From time-to-time, one runs into Java software that has trouble handling a Unicode byte-order-mark (BOM) in a UTF8-encoded character stream. I've seen this, for example, in various XML processing pipelines. Most recently, I came across it in a character stream generated by a .NET component that was being consumed by a Java component. The problem is always the same -- the BOM is finding its way into the data stream instead of being silently consumed by the Java I/O infrastructure.
This is a known problem, listed as bug #4508058 on the Java bug parade. Oracle/Sun acknowledged the bug, and it was even briefly fixed in the "Mustang" (Java6) release. However, a follow-on bug report (#6378911) complained that the fix broke backwards compatibility with previous releases. So, the fix was ultimately withdrawn and the original bug was marked as "won't fix".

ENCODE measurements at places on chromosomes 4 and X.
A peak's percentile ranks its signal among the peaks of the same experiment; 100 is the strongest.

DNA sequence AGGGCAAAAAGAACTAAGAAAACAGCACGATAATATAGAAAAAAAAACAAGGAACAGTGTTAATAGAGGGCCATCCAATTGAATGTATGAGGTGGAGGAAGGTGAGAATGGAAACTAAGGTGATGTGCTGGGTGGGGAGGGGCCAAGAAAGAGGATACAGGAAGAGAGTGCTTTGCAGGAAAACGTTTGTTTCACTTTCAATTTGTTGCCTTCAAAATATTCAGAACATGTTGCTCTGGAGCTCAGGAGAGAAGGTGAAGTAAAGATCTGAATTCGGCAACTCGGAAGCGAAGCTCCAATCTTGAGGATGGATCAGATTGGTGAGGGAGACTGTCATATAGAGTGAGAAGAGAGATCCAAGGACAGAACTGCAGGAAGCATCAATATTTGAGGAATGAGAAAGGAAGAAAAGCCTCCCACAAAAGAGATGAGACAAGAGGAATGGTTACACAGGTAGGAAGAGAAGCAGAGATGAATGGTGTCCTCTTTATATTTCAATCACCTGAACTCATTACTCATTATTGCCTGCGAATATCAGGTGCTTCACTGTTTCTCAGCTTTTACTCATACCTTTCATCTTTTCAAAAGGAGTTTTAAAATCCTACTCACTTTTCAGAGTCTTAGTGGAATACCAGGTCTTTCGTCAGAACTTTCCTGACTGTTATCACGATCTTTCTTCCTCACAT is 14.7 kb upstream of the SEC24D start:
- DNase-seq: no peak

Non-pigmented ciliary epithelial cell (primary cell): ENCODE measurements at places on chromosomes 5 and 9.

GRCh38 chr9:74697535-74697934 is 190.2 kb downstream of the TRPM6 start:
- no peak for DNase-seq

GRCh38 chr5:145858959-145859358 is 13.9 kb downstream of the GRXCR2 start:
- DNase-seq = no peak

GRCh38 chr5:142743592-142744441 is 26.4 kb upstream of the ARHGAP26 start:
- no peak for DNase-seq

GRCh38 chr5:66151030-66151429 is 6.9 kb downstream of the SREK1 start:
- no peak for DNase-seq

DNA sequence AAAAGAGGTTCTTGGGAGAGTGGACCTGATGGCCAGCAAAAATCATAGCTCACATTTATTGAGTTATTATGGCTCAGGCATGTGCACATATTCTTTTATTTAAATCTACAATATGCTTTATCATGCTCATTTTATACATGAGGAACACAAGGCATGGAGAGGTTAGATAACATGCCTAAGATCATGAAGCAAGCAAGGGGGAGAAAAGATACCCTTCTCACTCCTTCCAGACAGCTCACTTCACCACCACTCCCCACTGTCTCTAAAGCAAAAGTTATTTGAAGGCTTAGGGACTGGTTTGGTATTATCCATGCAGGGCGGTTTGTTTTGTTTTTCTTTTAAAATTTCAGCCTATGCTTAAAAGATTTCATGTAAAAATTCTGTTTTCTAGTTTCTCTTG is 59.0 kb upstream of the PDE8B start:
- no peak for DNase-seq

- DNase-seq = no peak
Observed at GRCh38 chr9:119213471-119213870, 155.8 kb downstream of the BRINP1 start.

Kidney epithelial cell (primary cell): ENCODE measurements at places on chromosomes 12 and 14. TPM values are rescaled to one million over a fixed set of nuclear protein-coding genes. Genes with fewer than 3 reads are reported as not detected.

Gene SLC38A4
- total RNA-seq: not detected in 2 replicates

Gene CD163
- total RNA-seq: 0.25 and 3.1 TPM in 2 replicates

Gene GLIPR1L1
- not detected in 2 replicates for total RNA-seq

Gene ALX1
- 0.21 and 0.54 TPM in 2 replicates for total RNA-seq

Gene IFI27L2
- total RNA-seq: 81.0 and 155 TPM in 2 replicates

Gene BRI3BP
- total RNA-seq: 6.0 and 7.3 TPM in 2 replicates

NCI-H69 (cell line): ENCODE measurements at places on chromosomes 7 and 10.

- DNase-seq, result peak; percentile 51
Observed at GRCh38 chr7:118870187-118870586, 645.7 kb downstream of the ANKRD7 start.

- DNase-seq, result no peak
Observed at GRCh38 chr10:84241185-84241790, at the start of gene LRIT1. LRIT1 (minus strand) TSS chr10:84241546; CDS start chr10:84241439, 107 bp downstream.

Bottom line: when writing Java components that consume UTF8-encoded character streams, be prepared to consume the BOM yourself. Also, be aware that the various Microsoft I/O frameworks aggressively write BOMs into UTF8 streams, even if the stream would be otherwise empty.
It seems to me that there is an opportunity here for Java to add an alternate method to construct UTF8-readers that handle BOMs properly.